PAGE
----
Texican Badman-Peter Rowan  (Appaloosa Records, 1980)
All in all, it's hard not to get around the fact that the Texican Badman album by Peter Rowan is a strange release. 4 songs recorded on a single day in Sausalito with Garcia, Grisman, Kahn and Kreutzmann, and the six songs recorded live in San Antonio, TX in March, 1979. Even stranger, the six songs recorded in San Antonio include four by Lubbock, TX songwriter Terry Allen, and none by Rowan. One member of Rowan's band is saxophonist "Jack Bonus," known to Rowan fans as the author of "Land Of The Navajo," and known elsewise as Stephen Schuster, formerly a member of the Keith and Donna Band.

What little I do know about the Italian record industry back in the day is that copyright laws were very different. I couldn't say what they were in 1980, but n general albums could be released in Italy that were insulated from legal action from United States, UK or European entities. Thus many Italian releases were perceived as bootlegs by the rest of the Western world. It's entirely possible that the Texican Badman album was a straight up bootleg, released without the permission of anyone involved. It's also possible that the release was an early version of "self-bootlegging,' where artists provide the tapes and get some cash, leaving the record companies and publishing companies--with whom they often have no sympathy--to use the courts to get satisfaction. Generally speaking, American and UK entities were not going to sue in Italy over royalties, not for anything less than a Beatles album.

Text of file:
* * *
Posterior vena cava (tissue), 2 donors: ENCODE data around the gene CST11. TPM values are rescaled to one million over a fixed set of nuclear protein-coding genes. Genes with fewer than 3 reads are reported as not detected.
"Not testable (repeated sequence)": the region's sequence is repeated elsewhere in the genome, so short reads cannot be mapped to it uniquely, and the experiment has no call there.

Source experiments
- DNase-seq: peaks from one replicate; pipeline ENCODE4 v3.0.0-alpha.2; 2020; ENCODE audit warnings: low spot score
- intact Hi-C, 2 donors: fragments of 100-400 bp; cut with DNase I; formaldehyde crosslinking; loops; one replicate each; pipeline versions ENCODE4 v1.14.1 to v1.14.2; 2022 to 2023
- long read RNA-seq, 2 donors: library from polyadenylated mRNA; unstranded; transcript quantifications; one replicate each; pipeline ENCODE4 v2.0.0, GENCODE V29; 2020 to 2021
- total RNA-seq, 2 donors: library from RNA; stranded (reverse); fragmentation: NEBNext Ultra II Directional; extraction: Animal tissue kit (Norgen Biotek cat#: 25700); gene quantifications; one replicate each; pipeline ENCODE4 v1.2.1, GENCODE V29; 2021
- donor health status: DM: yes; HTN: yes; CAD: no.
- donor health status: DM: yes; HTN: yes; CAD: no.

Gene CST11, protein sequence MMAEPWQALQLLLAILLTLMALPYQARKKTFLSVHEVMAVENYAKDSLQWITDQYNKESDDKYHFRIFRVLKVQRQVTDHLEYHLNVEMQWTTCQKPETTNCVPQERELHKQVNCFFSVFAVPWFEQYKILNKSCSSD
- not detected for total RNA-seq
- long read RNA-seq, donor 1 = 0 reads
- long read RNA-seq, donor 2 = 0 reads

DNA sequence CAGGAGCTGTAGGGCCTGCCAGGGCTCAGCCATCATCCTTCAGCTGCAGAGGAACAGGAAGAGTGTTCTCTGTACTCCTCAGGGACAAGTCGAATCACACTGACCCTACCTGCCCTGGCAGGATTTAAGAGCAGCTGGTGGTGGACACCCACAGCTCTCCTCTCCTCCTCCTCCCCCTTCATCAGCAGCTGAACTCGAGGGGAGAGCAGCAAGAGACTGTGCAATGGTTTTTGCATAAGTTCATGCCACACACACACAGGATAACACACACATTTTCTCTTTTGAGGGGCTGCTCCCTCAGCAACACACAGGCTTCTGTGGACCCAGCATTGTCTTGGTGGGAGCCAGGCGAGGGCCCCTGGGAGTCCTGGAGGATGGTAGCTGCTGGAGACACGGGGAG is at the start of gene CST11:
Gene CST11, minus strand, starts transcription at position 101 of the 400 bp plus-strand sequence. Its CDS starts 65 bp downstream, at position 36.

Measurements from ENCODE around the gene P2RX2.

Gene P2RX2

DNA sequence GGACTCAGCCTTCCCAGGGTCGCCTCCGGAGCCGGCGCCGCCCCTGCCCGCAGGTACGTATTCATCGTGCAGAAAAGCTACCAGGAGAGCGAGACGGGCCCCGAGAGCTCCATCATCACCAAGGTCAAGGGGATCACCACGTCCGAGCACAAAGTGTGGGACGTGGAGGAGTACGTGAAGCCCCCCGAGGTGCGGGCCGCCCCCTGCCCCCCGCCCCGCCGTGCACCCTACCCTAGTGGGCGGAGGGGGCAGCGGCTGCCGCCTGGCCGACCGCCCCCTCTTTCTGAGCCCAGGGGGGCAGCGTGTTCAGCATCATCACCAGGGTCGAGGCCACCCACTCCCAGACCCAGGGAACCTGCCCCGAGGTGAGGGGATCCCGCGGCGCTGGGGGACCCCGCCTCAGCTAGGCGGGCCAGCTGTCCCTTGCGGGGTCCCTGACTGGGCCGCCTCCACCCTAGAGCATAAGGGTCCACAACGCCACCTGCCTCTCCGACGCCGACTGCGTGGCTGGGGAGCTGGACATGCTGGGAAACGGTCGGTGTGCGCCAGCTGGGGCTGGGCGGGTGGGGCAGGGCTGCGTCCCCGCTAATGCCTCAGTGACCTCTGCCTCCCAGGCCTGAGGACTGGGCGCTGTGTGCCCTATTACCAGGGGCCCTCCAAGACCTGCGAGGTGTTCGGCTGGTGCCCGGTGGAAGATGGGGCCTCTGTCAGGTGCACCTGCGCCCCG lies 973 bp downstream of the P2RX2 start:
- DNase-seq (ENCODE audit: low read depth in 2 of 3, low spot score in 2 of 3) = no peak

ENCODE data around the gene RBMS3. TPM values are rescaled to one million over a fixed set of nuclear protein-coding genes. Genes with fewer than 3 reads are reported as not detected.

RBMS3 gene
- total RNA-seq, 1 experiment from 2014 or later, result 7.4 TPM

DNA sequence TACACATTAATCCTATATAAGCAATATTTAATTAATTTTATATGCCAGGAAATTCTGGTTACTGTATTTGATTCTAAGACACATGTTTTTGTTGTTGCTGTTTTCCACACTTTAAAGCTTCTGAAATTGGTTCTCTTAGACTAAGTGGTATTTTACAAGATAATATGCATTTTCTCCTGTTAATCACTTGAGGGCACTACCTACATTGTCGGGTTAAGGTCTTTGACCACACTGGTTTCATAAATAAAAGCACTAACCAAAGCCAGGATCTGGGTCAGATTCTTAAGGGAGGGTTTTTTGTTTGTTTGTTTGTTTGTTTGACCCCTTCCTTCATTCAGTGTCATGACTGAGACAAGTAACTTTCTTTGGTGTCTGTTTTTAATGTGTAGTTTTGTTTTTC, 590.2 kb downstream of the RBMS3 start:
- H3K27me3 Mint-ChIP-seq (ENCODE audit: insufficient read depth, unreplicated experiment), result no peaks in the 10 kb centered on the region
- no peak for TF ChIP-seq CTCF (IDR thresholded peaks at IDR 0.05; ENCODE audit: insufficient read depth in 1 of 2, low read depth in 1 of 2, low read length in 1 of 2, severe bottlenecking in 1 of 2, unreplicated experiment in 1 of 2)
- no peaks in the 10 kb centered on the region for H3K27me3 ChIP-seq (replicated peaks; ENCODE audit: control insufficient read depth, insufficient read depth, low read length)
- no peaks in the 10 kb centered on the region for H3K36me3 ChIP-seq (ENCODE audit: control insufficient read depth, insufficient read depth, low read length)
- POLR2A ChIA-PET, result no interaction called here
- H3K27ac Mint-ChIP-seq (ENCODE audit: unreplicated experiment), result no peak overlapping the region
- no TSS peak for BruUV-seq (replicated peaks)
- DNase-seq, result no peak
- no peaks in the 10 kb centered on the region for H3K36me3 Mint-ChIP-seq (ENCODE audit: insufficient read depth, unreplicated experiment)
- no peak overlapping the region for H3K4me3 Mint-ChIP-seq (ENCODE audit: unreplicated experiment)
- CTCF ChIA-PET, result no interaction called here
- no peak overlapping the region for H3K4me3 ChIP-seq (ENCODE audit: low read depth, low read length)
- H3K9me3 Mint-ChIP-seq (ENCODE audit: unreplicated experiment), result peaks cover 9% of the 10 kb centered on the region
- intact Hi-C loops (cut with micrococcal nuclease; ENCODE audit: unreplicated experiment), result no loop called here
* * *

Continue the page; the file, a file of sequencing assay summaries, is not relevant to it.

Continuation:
Prospective Conclusions
Given the obscure history of Italian albums, where details are often obscured to protect the guilty, it's not totally impossible that the April 10, 1974 date is fictitious in someway, as might be some or all of the personnel. Nonetheless, I am taking the stance that it was a real date, and the members of Old And In The Way felt they owed something to their compadre and made a demo with him at the Record Plant. Certainly, Peter Rowan went on to join his brothers as a trio and record for Asylum and has continued to have a flourishing career, so he wasn't left entirely stranded, but it's strange to think that the next-to-last stand of Old And In The Way was a rock demo at the Record Plant.

update: thanks to intrepid Commenter and scholar runonguinness, we find out the whole story from Peter Rowan himself. Almost everything we thought about the sessions was incorrect, but fascinating nonetheless: